As the main facilitator of the workshop stated, online student services should be designed specifically to serve student needs, while interacting with them as individuals. Web services have moved from an institutional information perspective towards considering customer needs and interests, and, then, clustering personalized and customizable services. Ideally, web services should be moving towards a completely interactive experience where students are guided through institutional processes, receive personal advising, and are engaged in proactive personalized communication.
Outstanding practices in Student Support Services among HETS member institutions include an integrated enrollment management system at the Ponce Campus of the Inter American University of Puerto Rico, an online academic advising model at the Polytechnic University of Puerto Rico, and online tutorials at Hostos Community College. Workshop participants realized that every member institution has its own weaknesses and strengths. HETS sees an open opportunity to help its members move forward, with the proper training and support, and to foster collaboration among them for the creation of shared support services.
Workshops such as this are an opportunity to keep training our constituencies in online learning. Through this type of events, HETS can get closer to its member institutions, get to know more about its needs and interests, and learn ways of helping them advance in the online student support services area&quo;, said Dr. Nitza Hernandez, HETS Executive Director. To participants, this workshop represented a way of learning how to develop better services and websites for their students.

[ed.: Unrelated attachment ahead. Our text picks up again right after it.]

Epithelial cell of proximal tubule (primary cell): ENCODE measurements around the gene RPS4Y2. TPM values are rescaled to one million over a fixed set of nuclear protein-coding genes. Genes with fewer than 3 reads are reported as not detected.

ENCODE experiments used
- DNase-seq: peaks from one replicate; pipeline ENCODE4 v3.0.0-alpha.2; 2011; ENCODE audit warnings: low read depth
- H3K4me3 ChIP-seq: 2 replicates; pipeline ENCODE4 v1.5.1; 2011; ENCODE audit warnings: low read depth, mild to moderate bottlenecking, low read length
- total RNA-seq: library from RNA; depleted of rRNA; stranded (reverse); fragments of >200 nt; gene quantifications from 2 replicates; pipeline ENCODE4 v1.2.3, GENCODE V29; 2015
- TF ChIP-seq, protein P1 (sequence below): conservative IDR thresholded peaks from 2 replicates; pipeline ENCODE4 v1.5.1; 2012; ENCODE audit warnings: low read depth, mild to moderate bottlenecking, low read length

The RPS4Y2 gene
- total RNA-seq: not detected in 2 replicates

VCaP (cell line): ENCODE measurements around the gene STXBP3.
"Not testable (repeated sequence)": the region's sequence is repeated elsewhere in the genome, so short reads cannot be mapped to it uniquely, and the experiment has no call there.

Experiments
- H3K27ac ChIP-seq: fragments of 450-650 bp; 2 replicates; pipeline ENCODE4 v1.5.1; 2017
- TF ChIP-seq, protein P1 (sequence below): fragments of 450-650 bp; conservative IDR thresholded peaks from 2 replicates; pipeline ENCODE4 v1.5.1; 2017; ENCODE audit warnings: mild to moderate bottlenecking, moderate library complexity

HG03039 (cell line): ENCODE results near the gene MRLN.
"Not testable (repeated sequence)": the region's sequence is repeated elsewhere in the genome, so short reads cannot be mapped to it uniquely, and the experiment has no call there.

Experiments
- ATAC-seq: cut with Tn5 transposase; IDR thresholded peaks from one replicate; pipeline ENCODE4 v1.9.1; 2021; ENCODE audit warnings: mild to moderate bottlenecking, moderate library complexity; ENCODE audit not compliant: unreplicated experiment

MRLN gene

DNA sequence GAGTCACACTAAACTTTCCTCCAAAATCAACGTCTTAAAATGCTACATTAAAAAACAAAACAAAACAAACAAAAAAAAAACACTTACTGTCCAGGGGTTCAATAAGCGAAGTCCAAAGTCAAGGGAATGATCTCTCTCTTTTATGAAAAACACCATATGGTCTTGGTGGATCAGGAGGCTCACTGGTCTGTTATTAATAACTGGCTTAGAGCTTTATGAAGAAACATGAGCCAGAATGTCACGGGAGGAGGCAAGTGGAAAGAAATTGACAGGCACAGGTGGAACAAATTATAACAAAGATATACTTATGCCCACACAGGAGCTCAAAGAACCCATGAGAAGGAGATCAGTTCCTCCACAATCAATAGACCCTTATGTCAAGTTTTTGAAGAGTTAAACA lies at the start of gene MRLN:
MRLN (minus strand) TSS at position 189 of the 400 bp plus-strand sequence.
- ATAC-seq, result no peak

One of HETS members’ collaborative projects, the Hispanic Online Learning Access (HOLA), has proven the power of getting institutions to work together in the creation of online support services. Six HETS member institutions from New York, Texas, Florida, and Puerto Rico have jointly created a set of online learning objects designed to help students succeed in online education. These include tutorials in the areas of cooperative learning, learning styles, BlackBoard, Internet research, Word Processing, and development of information skills. This type of initiative surpasses institutional policy barriers that may arise from curricular joint initiatives. It also helps in developing products tailored to the needs of each institution’s students.
HETS efforts to promote the growth of online learning, teaching, and support initiatives in Hispanic-Serving Institutions (HSIs) will continue strengthening with the First Hispanic Virtual Congress on Blending Technology, Cultural Diversity, and Distance Learning in Higher Education, being organized for next October 2005. The goal of this Virtual Congress is to facilitate and generate an online discussion among faculty, students, researchers, and administrators who are willing to share information, ideas, and expertise about a wide range of issues on information technology and distance/online learning as they relate to Hispanic higher education and cultural diversity.